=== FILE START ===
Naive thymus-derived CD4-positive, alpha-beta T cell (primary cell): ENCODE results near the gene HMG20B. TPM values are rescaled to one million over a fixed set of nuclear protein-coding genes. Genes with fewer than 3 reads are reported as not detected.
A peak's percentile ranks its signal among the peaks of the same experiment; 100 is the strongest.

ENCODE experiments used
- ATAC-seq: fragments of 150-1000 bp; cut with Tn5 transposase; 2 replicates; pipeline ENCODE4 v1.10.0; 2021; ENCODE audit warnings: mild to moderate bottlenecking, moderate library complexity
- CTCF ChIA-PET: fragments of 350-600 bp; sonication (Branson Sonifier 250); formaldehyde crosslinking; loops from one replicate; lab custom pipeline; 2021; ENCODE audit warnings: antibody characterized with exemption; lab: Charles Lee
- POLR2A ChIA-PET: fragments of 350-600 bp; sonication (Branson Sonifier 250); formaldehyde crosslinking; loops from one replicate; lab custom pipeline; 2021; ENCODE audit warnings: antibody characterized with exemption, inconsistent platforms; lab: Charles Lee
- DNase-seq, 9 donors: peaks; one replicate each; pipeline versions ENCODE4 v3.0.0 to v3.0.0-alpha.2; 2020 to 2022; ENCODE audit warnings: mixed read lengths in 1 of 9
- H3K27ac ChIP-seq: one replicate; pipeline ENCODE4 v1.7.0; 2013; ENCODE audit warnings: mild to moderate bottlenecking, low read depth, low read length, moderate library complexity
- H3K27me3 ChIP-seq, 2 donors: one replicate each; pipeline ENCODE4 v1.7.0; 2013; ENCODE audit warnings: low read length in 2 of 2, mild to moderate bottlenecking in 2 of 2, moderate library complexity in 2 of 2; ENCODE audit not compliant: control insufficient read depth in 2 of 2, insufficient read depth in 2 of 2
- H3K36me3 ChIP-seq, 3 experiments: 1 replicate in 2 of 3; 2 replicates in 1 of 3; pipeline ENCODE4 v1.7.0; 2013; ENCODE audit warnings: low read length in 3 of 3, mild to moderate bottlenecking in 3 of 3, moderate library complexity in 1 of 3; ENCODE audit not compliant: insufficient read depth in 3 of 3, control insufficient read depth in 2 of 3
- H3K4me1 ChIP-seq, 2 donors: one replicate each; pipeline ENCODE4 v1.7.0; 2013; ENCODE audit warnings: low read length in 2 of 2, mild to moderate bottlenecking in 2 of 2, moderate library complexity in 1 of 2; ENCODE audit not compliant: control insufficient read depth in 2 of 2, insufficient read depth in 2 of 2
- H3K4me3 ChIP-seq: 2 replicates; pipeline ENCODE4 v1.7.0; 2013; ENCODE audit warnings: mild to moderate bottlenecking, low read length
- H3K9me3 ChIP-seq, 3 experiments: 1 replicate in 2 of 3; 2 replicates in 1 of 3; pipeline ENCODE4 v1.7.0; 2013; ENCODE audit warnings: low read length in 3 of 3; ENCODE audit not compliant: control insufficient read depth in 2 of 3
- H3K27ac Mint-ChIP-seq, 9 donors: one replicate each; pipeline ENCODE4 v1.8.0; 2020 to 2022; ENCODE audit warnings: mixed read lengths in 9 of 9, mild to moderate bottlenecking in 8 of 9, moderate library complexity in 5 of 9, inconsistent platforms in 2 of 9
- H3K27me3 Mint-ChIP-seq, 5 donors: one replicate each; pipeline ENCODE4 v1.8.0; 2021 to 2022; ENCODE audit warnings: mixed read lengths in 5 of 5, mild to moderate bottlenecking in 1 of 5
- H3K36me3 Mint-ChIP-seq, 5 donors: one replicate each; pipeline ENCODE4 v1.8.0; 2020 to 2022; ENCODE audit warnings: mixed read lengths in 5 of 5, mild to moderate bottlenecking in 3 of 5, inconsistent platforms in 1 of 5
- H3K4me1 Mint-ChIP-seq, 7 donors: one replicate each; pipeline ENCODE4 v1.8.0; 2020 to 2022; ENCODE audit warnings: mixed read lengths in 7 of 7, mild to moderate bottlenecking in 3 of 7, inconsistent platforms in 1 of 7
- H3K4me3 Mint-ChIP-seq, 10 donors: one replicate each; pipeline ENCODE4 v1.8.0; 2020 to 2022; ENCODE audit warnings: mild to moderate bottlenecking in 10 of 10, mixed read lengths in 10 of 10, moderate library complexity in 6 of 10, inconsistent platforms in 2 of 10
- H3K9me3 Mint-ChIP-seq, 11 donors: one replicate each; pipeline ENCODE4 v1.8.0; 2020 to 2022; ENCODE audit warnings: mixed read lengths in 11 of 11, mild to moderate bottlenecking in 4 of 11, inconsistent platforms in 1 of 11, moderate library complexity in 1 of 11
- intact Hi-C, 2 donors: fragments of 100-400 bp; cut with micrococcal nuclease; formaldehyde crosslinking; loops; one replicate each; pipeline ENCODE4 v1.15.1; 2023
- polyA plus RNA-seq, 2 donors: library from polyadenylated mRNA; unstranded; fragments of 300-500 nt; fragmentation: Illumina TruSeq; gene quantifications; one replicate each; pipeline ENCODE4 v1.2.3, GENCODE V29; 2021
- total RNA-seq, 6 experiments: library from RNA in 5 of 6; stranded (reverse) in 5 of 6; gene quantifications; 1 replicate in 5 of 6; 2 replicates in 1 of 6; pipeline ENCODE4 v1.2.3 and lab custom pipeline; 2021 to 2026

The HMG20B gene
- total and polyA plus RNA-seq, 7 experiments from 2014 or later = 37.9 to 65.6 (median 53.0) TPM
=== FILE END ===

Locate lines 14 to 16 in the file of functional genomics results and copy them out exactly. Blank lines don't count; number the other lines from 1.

- H3K27ac Mint-ChIP-seq, 9 donors: one replicate each; pipeline ENCODE4 v1.8.0; 2020 to 2022; ENCODE audit warnings: mixed read lengths in 9 of 9, mild to moderate bottlenecking in 8 of 9, moderate library complexity in 5 of 9, inconsistent platforms in 2 of 9
- H3K27me3 Mint-ChIP-seq, 5 donors: one replicate each; pipeline ENCODE4 v1.8.0; 2021 to 2022; ENCODE audit warnings: mixed read lengths in 5 of 5, mild to moderate bottlenecking in 1 of 5
- H3K36me3 Mint-ChIP-seq, 5 donors: one replicate each; pipeline ENCODE4 v1.8.0; 2020 to 2022; ENCODE audit warnings: mixed read lengths in 5 of 5, mild to moderate bottlenecking in 3 of 5, inconsistent platforms in 1 of 5